Billboard Magazine just released their "30 Under 30" list of the top industry power players under the age of, well, thirty.
The list includes Asher Roth & Justin Bieber's manager Scooter Braun, Drake & Lil' Wayne's manager Cortez Bryant and twenty eight other names that are making major moves. Catch all of them below.
Scott "Scooter" Braun
Founder/CEO, Scooter Braun Projects
Scott "Scooter" Braun, 28, started his first business in 2001 while still a freshman at Emory University, promoting some of the most notorious parties on Atlanta's club scene. Jermaine Dupri recruited him, at age 20, to be So So Def executive director of marketing. There he brokered deals with Live Nation to produce the first urban and pop stages at the Music Midtown Festival in Atlanta and made Dupri the face of 3 Vodka while also working on projects for such artists as Usher and Anthony Hamilton. Braun then left So So Def to do independent consulting and brokered a $10 million campaign deal with Ludacris and the Pontiac Solstice. Braun also discovered his first two artists, Asher Roth and Justin Bieber, on MySpace and YouTube, respectively. Today, Scooter Braun Projects includes School Boy Records, RBMG (his label with Usher), and Sheba Publishing. Braun also manages producer Orent Yoel in addition to Roth and Bieber.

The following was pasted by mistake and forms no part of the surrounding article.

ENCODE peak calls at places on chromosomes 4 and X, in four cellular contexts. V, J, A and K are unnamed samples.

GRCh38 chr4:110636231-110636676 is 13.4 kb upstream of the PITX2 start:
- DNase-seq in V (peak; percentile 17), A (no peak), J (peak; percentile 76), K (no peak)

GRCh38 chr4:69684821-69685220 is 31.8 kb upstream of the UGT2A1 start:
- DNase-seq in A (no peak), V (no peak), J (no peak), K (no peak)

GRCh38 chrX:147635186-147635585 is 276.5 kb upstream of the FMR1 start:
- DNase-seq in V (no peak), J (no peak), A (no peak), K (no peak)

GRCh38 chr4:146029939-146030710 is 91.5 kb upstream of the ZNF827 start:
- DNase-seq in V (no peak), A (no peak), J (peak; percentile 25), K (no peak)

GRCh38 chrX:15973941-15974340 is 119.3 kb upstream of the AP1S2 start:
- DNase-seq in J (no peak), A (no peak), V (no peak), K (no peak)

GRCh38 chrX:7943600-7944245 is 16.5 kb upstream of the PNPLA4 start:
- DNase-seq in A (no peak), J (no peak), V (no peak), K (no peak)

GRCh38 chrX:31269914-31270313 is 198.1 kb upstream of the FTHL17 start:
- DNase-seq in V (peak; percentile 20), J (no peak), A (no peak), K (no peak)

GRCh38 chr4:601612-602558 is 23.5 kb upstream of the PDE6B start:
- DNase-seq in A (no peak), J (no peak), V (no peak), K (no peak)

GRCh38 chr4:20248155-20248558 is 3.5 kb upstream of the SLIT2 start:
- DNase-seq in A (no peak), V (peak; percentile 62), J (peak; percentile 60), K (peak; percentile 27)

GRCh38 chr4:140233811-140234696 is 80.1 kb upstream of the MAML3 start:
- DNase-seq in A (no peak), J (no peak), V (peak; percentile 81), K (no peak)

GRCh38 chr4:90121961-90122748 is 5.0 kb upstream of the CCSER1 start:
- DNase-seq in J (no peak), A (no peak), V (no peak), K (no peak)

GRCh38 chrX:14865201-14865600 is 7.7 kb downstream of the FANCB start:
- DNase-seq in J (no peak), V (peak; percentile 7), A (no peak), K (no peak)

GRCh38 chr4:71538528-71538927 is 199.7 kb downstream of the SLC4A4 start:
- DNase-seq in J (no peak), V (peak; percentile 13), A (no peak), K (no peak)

CEO, Bryant Management
Cortez Bryant, 29, is not only the DJ to one of hip-hop's most sought-after rappers, Lil Wayne, he also manages him along with rap music's latest golden child, Drake. "I've helped cultivate both Wayne's and Drake's brands by seeking different opportunities to expand and maintain their careers on a superstar level," he says, including strategically laying out the release of Wayne's "Tha Carter III" album, setting him up as a successful touring artist by launching the I Am Music tour and pairing him with brands like Nike and Gatorade. "Drake's success has come by releasing an unconventional, free downloadable mixtape, 'So Far Gone,' and pairing him with the likes of Lil Wayne and Mary J. Blige," he adds. Recently, Bryant merged his company with the management firm Hip-Hop Since 1978, which manages Kanye West. Now he's looking forward to the release of Drake's Universal Records debut, "Thank Me Later," and Wayne's first rock album, "Rebirth."
Manager of music resources, EMI Music Publishing